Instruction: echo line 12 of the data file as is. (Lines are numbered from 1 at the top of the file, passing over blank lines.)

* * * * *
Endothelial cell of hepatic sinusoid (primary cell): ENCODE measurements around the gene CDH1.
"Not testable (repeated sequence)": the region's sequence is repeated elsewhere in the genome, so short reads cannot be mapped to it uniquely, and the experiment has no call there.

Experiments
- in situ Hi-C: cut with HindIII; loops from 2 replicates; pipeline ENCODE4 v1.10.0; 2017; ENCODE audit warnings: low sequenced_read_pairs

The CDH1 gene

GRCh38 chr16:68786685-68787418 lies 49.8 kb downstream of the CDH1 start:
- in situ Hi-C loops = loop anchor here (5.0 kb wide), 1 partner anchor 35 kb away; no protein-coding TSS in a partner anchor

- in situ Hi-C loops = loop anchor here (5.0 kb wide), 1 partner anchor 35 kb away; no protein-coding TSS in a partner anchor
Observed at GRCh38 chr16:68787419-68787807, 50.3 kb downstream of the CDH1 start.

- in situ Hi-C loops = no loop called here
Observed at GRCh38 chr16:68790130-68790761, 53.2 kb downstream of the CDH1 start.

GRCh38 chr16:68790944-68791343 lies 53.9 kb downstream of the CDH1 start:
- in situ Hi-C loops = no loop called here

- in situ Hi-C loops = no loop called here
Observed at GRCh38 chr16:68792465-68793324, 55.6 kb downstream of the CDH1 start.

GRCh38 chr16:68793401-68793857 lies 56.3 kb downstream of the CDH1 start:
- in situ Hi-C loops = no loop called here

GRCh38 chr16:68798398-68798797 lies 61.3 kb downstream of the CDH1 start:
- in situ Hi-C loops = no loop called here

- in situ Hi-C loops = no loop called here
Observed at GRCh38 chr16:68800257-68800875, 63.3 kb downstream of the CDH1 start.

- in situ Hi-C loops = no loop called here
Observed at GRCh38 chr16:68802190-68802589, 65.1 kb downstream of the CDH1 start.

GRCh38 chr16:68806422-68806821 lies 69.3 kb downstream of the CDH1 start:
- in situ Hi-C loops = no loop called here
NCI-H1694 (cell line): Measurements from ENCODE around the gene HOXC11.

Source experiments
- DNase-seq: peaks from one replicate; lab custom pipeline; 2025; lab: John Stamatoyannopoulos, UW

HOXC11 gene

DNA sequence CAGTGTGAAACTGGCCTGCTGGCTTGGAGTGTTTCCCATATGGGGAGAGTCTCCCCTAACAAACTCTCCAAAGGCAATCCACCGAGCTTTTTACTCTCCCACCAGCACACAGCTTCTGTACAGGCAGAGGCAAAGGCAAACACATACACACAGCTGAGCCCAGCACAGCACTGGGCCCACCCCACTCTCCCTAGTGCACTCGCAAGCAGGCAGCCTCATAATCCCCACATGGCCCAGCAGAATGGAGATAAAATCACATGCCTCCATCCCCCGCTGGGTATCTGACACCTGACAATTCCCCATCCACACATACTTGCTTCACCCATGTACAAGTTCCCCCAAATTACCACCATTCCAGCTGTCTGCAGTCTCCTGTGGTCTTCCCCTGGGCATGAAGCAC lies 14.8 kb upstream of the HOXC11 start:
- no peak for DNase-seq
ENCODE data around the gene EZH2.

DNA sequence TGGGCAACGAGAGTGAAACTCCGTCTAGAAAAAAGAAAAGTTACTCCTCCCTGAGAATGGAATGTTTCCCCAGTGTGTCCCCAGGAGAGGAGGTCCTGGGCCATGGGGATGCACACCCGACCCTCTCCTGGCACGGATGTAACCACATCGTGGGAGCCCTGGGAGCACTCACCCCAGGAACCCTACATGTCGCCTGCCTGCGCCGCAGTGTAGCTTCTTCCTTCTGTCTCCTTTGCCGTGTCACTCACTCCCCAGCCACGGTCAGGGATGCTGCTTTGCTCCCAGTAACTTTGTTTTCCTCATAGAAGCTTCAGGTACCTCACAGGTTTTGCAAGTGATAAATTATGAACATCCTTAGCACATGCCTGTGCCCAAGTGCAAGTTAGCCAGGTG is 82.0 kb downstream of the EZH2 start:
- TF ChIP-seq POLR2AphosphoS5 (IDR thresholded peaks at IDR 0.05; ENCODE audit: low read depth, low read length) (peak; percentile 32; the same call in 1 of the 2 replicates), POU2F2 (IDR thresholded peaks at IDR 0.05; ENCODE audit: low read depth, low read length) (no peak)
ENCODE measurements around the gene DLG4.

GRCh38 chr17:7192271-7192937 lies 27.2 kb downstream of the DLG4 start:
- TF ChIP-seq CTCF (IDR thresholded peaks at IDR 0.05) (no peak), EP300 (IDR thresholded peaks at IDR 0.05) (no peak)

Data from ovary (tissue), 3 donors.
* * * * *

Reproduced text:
GRCh38 chr16:68790944-68791343 lies 53.9 kb downstream of the CDH1 start: